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A diagram of butchers' cuts of pork

Apparently there’s an awful lot of gruesome butchery in today’s crime fiction. Not in my books though. Unless, of course, you’re referring to the food.

The above splendid poster comes from a UK website for pork butchers. It shows the various cuts of pork meat. But there’s something missing in this “nose to tail” eating – the entire head (and the tail)!


Here’s a dish you’ll often come across in France called joues de porc. Pigs’ cheek. It will probably end up in Book #3 of the ‘Moss Reid’ series.

(I’m putting the apostrophe after the “s” in my recipe – a good old plural possessive – since for two people you’ll need at least four cheeks, from at least two pigs. I don’t think they’ve started breeding genetically modified pigs with two heads yet.)

You don’t see pigs’ cheeks in Irish supermarkets. Dublin butchers rarely have them on display or sell them in their own right to consumers (although I did buy a pig’s head once in FX Buckleys the butchers in Moore Street, but that’s another story).

Why is that? Where do they all go? It’s not as if pigs in Ireland are cheekless, is it? We probably have the cheekiest pigs in the world. Do they all go to the sausage factory? Or to minced pork?

In the south of France these ‘cheap cuts’ are proudly displayed in wonderful arrays in the boucheries (or is it charcuteries?) and covered markets, or in the supermarket aisles.

If you do come across them in Ireland – or order them them in advance from your butcher – you may find them incredibly cheap. You may think the butcher has made a mistake. He’s virtually giving them away.

A daube

Pigs’ cheeks are cheap, lean, moist not fatty. And since they are a very lean cut, they don’t really need to be marinated for ages to break down the connective tissue and collagen. But the wine gives extra flavour and clour.

The following dish is done in a typical daube way – a sort of French equivalent of Irish stewing, a very long, slow and gentle cook during which the meat eventually melts into very tender strands. With a daube you marinate the meat in a good red wine for several centuries, then slow cook it in the oven or braise it in a casserole on the hob 0r, best of all, in a slow cooker if you have one. It has little else apart from smoked bacon lardons, typical stock veg and a bouquet garni. Simple? Perhaps. Divine? Definitely.

Recipe for pigs’ cheeks in red wine sauce

Serves two:

  • Four pigs’ cheeks, cut into bite-size chunks
  • A few lardons (though throttle back on them if they have a strong smokey taste)
  • Half a bottle or more of reasonably good red wine
  • Herbs and spices: a few sprigs of thyme, a more modest amount of rosemary, some black or red peppercorns, 2-3 bay leaves
  • The usual stock vegetables to hand, all roughly diced: onion, carrot, celery, leeks, and possibly a tomato or two or a tablespoon of tomato paste
  • 1-2 cloves of garlic, roughly chopped
  • Some chicken stock; if you’ve no fresh stock, a “stock cube stock” will do at a pinch
  • A pinch of sugar
  • 1 very small glug of olive oil

First, marinate the pork cheeks in the red wine overnight. You only need enough marinade to just about cover the meat – in a glass dish or plastic takeaway container, or one of those ziplock plastic bags you need for airport security nowadays – and make sure to turn it two or three times. Don’t a metal container. .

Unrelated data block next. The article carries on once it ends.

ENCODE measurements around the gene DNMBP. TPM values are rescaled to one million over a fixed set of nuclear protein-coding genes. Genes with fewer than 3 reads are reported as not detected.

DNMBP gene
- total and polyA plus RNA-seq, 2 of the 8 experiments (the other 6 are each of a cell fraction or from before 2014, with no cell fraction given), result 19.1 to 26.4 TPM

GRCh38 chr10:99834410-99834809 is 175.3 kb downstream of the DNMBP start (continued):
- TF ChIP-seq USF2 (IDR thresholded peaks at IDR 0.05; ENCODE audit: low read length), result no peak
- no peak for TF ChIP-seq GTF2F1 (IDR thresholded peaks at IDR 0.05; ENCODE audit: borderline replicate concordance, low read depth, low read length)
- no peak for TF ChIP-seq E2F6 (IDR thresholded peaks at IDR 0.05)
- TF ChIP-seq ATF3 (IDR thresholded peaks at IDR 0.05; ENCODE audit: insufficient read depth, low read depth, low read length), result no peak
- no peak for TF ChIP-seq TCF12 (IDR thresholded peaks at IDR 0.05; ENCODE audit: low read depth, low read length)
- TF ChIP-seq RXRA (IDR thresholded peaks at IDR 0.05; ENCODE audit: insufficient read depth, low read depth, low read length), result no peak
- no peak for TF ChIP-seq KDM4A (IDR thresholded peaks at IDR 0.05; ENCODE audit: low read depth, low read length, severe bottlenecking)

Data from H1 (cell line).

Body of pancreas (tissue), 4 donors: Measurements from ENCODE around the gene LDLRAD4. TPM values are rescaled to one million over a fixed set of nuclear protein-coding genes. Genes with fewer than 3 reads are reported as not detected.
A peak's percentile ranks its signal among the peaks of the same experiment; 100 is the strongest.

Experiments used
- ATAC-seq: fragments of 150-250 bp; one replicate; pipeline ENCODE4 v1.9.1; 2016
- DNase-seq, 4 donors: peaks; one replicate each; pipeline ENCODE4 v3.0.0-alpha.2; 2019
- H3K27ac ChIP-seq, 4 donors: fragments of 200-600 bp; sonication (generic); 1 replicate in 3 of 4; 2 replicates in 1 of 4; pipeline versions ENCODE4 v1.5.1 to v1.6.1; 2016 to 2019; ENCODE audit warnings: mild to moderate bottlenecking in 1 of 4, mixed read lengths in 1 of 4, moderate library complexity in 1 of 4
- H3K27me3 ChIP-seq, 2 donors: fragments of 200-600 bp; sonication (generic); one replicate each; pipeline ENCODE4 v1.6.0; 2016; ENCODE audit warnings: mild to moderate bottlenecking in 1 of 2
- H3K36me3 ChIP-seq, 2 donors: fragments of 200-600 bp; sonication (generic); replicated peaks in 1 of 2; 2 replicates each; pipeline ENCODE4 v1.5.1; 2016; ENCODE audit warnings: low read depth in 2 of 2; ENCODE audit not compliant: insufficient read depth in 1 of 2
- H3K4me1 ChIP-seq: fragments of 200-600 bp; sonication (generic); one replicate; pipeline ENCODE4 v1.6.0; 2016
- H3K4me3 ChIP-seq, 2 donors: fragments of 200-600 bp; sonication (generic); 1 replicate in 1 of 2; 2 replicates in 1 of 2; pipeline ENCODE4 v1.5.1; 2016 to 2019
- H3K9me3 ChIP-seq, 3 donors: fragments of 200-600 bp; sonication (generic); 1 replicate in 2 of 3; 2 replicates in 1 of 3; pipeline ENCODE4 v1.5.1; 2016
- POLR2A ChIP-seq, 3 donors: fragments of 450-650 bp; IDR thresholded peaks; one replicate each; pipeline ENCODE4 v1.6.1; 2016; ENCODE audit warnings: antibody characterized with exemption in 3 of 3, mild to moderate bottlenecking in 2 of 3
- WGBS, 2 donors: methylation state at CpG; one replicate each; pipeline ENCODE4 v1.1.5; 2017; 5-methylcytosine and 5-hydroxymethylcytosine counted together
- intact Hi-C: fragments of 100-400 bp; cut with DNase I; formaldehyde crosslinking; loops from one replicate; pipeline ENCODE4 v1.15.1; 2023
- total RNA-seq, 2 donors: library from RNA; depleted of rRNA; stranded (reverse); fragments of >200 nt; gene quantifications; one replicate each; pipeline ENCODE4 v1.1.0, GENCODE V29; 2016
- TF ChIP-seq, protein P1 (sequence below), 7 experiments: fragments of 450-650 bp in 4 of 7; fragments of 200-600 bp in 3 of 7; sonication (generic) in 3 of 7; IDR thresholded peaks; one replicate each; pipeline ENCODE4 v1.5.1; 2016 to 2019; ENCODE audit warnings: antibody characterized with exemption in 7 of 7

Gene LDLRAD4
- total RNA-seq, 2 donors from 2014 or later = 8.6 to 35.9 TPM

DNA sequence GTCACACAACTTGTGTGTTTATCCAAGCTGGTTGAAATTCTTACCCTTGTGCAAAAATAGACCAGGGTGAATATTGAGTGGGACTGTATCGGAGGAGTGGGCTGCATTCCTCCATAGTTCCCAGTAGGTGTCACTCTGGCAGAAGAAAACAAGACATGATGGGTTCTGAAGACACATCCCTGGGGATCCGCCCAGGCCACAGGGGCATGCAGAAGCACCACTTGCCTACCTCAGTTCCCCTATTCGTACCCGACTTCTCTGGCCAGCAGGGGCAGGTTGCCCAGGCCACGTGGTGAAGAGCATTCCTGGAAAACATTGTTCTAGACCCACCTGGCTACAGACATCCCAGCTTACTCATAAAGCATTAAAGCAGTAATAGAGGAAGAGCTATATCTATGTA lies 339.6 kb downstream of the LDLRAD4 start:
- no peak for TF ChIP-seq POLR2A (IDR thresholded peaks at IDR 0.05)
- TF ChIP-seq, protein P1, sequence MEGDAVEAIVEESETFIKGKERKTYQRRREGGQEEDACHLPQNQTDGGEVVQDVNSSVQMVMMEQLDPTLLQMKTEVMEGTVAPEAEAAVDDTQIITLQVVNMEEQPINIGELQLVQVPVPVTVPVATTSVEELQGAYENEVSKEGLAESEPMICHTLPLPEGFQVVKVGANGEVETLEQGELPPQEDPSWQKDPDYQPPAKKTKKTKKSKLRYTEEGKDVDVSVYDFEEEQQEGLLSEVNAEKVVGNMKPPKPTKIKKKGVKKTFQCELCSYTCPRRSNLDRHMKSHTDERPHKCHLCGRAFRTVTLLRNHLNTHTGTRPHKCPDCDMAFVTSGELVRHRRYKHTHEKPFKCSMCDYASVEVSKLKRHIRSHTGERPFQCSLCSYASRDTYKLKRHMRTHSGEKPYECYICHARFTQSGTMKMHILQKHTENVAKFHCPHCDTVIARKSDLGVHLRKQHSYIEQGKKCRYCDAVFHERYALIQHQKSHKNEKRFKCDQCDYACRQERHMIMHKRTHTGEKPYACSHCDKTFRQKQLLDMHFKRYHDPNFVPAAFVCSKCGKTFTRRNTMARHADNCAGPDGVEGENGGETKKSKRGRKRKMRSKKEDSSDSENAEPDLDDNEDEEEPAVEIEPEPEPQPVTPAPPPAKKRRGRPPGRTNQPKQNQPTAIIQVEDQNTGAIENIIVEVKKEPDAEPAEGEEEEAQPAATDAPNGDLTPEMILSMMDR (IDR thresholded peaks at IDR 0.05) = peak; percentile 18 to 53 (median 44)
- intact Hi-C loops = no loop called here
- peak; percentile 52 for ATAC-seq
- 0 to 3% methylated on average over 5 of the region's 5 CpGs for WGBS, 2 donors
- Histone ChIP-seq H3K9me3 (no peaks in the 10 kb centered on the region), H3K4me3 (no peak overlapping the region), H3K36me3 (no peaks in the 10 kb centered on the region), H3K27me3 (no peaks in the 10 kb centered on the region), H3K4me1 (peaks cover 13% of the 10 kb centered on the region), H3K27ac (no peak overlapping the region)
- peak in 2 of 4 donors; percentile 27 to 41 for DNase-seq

The next day:

  1. Heat up the olive oil in a large pan, add the lardons, fry gently for 2-3 minutes
  2. Drain the cheeks from the red wine (reserve the liquid), pat them as dry as you can in kitchen paper, turn up the heat and add them in small batches to the pan too. Sear each batch briefly until they begin to brown, then set aside
  3. Fry the onions until they begin to soften, add the rest of the veg to the pan
  4. Once they are about to brown and caramelise, deglaze the pan with a splash of the wine
  5. Transfer the vegetables to a stockpot, add the pork cheeks and the rest of the wine
  6. Leave uncovered on a fairly brisk heat and let it bubble and gloop away until the volume of the wine is halved
  7. Add the herbs, garlic, sugar and stock so it’s just about covered.
  8. Braise very slowly and gently for three hours with the lid on
  9. Once the meat is tender, remove the pork cheeks and set them aside
  10. Leave the lid off and quickly reduce the sauce again until it’s thick and gorgeous

Serve the cheeks with the sauce (with or without the cooked veg – it’s up to you)* and an accompaniment such as mashed potato.

(* By this stage the stock vegetables may have become a mush, but  waste not want not: you can always blitz them into a quick soup with some fresh stock.

For an extra zing, try adding  a splash of red wine vinegar and the zest of two lemons or oranges to your marinade, or use cider or beer instead of  wine.

The Animal Head Cookbook

Now that had me thinking: you could probably do an entire cookbook about the heads of animals in Irish legends and in the Irish novel, from pigs to sheep, and from ancient tales to Gogarty, Joyce and JP Donleavy’s The Ginger Man.

Bloom went by Barry’s. Wish I could. Wait. That wonderworker if I had. Twentyfour solicitors in that one house. Counted them. Litigation. Love one another. Piles of parchment. Messrs Pick and Pocket have power of attorney. Goulding, Collis, Ward.

But for example the chap that wallops the big drum. His vocation: Mickey Rooney’s band. Wonder how it first struck him. Sitting at home after pig’s cheek and cabbage nursing it in the armchair. Rehearsing his band part. Pom. Pompedy. Jolly for the wife. Asses’ skins. Welt them through life, then wallop after death. Pom. Wallop. Seems to be what you call yashmak or I mean kismet. Fate.

– Ulysses, that James Joyce novel which seems to have an awful lot of cheeky ‘cheek’ references in it